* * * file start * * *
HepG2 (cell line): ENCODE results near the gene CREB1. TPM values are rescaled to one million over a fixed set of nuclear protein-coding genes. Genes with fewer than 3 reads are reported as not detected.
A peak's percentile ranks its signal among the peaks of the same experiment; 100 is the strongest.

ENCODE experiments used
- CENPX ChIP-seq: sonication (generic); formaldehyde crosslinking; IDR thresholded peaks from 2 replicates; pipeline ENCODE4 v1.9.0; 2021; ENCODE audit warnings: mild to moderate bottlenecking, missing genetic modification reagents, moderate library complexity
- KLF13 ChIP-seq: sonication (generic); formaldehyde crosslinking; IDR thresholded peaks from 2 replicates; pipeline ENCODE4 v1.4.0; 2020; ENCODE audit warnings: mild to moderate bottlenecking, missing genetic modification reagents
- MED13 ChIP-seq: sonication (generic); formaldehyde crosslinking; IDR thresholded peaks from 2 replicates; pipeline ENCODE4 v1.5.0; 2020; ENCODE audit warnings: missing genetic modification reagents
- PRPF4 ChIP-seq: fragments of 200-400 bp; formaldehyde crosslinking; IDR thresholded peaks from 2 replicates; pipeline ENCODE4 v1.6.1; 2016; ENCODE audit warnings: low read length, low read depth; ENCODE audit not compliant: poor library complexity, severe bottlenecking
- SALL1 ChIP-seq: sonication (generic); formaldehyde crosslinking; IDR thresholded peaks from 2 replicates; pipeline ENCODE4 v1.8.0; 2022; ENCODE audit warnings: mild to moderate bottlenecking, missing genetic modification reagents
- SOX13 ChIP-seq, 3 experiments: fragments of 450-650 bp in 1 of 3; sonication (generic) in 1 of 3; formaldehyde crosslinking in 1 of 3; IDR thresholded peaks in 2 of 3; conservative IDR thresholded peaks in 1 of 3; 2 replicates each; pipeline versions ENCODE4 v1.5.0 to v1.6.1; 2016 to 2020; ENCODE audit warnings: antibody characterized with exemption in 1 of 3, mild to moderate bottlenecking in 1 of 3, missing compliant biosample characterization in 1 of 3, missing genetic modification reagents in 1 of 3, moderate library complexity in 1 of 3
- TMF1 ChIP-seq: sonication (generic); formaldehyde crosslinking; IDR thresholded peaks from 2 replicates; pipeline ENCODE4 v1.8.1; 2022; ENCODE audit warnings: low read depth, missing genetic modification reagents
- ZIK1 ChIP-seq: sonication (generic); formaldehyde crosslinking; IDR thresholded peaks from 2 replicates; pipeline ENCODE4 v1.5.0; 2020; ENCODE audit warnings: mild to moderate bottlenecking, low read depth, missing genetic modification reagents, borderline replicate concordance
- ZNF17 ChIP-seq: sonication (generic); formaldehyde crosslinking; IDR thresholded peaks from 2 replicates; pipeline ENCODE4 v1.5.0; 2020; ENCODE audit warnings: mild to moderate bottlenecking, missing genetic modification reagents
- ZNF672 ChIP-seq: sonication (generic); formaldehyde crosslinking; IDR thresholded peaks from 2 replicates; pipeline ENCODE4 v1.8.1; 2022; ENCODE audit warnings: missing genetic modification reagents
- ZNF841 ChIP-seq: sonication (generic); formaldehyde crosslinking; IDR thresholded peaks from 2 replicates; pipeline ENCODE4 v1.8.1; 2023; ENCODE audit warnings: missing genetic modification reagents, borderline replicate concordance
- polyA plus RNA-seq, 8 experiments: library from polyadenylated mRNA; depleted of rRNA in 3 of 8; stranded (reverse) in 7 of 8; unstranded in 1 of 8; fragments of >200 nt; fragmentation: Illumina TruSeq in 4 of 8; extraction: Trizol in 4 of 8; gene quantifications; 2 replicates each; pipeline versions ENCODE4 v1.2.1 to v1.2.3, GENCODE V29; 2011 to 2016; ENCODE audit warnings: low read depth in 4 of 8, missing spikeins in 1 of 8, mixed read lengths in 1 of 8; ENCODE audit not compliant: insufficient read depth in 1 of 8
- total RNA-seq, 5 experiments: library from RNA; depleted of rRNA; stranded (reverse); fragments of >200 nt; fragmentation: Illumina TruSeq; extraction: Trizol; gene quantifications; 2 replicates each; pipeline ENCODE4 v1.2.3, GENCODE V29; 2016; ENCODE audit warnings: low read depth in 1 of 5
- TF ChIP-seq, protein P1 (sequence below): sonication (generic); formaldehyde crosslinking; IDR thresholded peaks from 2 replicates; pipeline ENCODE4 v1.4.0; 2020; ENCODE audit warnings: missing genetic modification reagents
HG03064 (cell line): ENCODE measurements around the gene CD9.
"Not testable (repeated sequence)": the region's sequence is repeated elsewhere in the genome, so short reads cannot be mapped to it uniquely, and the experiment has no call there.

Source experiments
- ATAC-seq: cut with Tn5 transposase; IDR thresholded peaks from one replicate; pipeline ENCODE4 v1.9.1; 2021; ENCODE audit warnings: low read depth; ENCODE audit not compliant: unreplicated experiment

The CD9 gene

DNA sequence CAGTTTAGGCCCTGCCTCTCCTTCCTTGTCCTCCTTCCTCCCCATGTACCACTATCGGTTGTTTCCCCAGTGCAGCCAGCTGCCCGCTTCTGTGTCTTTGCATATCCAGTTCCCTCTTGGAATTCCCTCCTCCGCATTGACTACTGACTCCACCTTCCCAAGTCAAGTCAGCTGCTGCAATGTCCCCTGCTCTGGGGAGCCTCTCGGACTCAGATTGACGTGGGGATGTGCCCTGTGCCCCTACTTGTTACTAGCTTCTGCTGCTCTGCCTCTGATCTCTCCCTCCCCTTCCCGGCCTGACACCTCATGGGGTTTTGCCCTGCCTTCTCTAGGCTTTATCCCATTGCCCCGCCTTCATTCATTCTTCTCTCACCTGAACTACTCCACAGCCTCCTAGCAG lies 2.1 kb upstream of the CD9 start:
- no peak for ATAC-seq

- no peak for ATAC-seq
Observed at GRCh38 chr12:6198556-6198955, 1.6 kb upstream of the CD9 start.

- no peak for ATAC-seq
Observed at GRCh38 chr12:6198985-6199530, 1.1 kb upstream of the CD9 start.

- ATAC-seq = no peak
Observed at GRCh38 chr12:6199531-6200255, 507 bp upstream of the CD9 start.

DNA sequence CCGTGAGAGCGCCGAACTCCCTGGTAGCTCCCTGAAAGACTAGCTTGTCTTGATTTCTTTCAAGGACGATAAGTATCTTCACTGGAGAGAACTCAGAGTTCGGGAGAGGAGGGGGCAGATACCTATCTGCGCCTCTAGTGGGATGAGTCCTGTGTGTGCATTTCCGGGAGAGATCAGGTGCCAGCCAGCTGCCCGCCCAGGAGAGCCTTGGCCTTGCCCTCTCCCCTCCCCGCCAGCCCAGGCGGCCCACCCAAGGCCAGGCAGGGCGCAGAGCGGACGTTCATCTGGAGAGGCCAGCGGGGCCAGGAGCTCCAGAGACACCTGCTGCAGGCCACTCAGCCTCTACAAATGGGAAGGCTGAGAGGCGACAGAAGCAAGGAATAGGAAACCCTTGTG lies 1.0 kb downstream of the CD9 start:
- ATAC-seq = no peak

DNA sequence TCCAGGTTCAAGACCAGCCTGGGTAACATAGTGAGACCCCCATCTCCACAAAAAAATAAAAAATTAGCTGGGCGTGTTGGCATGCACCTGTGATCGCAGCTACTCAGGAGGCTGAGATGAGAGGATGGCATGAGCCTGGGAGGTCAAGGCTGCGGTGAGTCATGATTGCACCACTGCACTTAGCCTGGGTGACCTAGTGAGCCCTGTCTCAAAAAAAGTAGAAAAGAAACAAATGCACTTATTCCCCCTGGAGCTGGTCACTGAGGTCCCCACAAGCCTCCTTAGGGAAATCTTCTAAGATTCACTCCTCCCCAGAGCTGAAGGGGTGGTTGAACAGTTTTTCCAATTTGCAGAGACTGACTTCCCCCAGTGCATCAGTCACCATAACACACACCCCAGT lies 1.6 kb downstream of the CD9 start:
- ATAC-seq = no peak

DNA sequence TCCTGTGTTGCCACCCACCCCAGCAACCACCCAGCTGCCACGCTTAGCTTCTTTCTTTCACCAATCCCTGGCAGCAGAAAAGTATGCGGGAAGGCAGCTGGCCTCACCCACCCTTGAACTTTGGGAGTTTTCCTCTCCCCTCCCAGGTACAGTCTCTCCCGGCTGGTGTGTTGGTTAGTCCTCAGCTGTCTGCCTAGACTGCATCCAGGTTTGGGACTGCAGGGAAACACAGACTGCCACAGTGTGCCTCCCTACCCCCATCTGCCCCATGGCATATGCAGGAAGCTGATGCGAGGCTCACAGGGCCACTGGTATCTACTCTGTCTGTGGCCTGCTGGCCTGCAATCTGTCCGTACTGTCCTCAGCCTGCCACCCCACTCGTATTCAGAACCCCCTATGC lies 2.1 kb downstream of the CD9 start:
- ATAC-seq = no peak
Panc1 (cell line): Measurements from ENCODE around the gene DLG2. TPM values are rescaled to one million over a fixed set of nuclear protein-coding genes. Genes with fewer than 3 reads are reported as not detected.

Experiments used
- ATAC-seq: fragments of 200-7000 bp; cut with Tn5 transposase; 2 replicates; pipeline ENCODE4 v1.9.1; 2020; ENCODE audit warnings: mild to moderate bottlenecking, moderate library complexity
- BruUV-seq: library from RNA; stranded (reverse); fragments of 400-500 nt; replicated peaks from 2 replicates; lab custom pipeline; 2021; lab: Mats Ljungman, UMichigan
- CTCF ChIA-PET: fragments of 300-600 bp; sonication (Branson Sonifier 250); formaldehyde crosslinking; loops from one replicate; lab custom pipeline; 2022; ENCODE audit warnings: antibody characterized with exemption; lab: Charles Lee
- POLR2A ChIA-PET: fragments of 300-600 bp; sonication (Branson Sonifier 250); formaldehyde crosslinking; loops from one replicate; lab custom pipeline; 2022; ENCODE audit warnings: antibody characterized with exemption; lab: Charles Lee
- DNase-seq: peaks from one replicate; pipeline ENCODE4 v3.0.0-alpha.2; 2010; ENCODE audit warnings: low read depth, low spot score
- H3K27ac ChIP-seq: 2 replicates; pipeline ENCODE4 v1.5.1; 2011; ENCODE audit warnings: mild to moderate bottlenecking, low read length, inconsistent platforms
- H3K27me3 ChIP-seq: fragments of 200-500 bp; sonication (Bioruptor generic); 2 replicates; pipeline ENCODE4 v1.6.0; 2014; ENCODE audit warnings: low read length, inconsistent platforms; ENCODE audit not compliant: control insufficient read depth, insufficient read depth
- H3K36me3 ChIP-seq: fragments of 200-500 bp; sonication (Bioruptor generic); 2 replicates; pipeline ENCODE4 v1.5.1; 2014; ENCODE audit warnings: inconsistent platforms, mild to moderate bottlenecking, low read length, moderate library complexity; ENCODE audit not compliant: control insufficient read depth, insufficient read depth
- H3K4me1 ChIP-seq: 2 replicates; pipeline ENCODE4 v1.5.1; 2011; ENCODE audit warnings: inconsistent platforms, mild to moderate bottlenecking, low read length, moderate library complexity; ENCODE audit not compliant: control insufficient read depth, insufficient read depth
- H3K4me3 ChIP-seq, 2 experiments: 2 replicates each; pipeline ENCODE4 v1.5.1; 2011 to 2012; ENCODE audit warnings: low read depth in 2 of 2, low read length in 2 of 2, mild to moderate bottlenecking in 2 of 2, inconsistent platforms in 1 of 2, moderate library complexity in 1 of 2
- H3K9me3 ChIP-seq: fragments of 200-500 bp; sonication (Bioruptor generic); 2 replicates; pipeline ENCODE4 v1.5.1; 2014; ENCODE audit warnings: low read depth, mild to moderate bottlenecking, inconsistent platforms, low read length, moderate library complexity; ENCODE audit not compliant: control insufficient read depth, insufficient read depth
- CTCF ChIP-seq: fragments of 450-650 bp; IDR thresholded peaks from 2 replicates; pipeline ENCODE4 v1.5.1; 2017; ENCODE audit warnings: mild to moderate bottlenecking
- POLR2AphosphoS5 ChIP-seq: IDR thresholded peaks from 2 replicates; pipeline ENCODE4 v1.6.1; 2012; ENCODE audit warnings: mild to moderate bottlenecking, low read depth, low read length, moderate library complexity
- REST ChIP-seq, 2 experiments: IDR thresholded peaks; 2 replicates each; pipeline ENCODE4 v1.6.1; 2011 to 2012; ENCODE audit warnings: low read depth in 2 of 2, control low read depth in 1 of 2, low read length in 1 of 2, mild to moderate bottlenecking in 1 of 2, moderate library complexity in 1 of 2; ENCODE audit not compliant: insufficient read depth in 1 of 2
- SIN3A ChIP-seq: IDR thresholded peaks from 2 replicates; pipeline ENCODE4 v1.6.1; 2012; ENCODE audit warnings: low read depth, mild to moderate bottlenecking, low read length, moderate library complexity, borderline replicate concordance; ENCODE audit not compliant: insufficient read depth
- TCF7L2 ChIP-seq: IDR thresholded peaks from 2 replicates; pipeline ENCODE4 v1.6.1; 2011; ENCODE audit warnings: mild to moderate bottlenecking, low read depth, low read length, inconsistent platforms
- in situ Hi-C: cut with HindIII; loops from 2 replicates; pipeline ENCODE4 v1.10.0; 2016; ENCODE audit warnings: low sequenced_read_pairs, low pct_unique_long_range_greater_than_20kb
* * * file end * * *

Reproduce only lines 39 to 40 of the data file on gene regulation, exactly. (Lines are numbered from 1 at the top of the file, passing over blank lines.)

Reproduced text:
- ATAC-seq: fragments of 200-7000 bp; cut with Tn5 transposase; 2 replicates; pipeline ENCODE4 v1.9.1; 2020; ENCODE audit warnings: mild to moderate bottlenecking, moderate library complexity
- BruUV-seq: library from RNA; stranded (reverse); fragments of 400-500 nt; replicated peaks from 2 replicates; lab custom pipeline; 2021; lab: Mats Ljungman, UMichigan